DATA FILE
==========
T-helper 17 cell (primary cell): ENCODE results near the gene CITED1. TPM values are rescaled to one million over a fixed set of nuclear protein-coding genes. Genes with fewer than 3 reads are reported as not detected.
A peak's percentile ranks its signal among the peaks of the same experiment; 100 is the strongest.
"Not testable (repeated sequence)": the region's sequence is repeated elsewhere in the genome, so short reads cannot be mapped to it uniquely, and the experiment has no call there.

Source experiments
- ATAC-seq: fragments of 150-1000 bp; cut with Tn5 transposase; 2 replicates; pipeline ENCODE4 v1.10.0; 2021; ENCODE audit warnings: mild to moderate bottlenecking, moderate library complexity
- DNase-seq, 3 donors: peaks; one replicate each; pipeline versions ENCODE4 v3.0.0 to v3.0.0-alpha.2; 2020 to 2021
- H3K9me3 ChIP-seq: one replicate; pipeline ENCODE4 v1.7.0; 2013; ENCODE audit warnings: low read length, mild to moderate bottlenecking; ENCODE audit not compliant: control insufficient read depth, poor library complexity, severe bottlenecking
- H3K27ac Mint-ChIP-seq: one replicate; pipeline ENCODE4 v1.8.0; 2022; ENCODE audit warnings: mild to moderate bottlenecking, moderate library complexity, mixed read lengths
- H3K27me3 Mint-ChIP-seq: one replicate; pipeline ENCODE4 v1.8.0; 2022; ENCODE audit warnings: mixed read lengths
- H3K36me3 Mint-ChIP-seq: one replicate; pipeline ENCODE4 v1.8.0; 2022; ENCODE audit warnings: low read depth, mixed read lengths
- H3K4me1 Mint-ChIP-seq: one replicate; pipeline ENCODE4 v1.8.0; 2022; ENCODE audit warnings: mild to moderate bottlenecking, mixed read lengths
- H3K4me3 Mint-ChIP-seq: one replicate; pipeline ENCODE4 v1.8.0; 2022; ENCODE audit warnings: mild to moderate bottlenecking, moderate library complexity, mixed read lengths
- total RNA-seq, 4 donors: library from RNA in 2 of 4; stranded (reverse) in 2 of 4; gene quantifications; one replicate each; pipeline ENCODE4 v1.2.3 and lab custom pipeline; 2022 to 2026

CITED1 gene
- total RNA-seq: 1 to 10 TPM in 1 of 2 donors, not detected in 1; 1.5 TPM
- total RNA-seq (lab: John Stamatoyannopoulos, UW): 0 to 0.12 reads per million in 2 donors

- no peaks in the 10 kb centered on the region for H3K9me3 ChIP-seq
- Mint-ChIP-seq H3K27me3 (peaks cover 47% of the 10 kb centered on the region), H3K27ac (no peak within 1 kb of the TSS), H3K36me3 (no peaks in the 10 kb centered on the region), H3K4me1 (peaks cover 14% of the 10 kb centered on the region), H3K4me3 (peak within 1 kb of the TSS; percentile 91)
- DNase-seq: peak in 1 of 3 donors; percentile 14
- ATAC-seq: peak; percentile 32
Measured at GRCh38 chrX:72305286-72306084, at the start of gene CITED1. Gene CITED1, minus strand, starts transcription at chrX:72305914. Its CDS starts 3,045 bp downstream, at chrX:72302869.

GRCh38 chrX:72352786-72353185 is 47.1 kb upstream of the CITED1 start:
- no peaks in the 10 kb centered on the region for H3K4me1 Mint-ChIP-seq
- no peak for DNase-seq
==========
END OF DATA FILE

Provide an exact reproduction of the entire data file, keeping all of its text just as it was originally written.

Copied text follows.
T-helper 17 cell (primary cell): ENCODE results near the gene CITED1. TPM values are rescaled to one million over a fixed set of nuclear protein-coding genes. Genes with fewer than 3 reads are reported as not detected.
A peak's percentile ranks its signal among the peaks of the same experiment; 100 is the strongest.
"Not testable (repeated sequence)": the region's sequence is repeated elsewhere in the genome, so short reads cannot be mapped to it uniquely, and the experiment has no call there.

Source experiments
- ATAC-seq: fragments of 150-1000 bp; cut with Tn5 transposase; 2 replicates; pipeline ENCODE4 v1.10.0; 2021; ENCODE audit warnings: mild to moderate bottlenecking, moderate library complexity
- DNase-seq, 3 donors: peaks; one replicate each; pipeline versions ENCODE4 v3.0.0 to v3.0.0-alpha.2; 2020 to 2021
- H3K9me3 ChIP-seq: one replicate; pipeline ENCODE4 v1.7.0; 2013; ENCODE audit warnings: low read length, mild to moderate bottlenecking; ENCODE audit not compliant: control insufficient read depth, poor library complexity, severe bottlenecking
- H3K27ac Mint-ChIP-seq: one replicate; pipeline ENCODE4 v1.8.0; 2022; ENCODE audit warnings: mild to moderate bottlenecking, moderate library complexity, mixed read lengths
- H3K27me3 Mint-ChIP-seq: one replicate; pipeline ENCODE4 v1.8.0; 2022; ENCODE audit warnings: mixed read lengths
- H3K36me3 Mint-ChIP-seq: one replicate; pipeline ENCODE4 v1.8.0; 2022; ENCODE audit warnings: low read depth, mixed read lengths
- H3K4me1 Mint-ChIP-seq: one replicate; pipeline ENCODE4 v1.8.0; 2022; ENCODE audit warnings: mild to moderate bottlenecking, mixed read lengths
- H3K4me3 Mint-ChIP-seq: one replicate; pipeline ENCODE4 v1.8.0; 2022; ENCODE audit warnings: mild to moderate bottlenecking, moderate library complexity, mixed read lengths
- total RNA-seq, 4 donors: library from RNA in 2 of 4; stranded (reverse) in 2 of 4; gene quantifications; one replicate each; pipeline ENCODE4 v1.2.3 and lab custom pipeline; 2022 to 2026

CITED1 gene
- total RNA-seq: 1 to 10 TPM in 1 of 2 donors, not detected in 1; 1.5 TPM
- total RNA-seq (lab: John Stamatoyannopoulos, UW): 0 to 0.12 reads per million in 2 donors

- no peaks in the 10 kb centered on the region for H3K9me3 ChIP-seq
- Mint-ChIP-seq H3K27me3 (peaks cover 47% of the 10 kb centered on the region), H3K27ac (no peak within 1 kb of the TSS), H3K36me3 (no peaks in the 10 kb centered on the region), H3K4me1 (peaks cover 14% of the 10 kb centered on the region), H3K4me3 (peak within 1 kb of the TSS; percentile 91)
- DNase-seq: peak in 1 of 3 donors; percentile 14
- ATAC-seq: peak; percentile 32
Measured at GRCh38 chrX:72305286-72306084, at the start of gene CITED1. Gene CITED1, minus strand, starts transcription at chrX:72305914. Its CDS starts 3,045 bp downstream, at chrX:72302869.

GRCh38 chrX:72352786-72353185 is 47.1 kb upstream of the CITED1 start:
- no peaks in the 10 kb centered on the region for H3K4me1 Mint-ChIP-seq
- no peak for DNase-seq